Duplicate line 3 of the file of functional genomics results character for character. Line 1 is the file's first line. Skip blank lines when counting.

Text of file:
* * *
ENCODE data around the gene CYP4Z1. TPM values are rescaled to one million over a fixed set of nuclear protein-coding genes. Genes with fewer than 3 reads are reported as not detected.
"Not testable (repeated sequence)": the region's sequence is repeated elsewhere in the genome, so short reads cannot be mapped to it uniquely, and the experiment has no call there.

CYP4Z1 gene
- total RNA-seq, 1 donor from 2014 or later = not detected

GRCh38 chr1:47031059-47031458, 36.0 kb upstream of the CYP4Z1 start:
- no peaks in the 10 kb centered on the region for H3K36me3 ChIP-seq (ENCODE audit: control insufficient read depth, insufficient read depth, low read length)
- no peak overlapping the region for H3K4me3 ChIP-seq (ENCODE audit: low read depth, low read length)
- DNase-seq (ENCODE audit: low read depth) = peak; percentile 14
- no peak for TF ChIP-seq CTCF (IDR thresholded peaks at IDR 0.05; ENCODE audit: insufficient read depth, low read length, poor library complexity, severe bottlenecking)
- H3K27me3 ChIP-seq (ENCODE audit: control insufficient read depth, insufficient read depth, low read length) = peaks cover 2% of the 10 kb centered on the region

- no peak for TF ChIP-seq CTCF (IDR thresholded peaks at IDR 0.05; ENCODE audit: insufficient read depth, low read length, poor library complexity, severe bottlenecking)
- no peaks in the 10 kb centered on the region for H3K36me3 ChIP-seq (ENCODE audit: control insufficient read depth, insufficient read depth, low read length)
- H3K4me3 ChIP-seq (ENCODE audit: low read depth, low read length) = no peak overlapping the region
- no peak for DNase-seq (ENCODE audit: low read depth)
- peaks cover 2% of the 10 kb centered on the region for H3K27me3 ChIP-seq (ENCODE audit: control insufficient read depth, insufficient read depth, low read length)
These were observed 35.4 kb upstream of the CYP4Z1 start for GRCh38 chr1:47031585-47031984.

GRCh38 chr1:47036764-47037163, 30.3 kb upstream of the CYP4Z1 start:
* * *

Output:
CYP4Z1 gene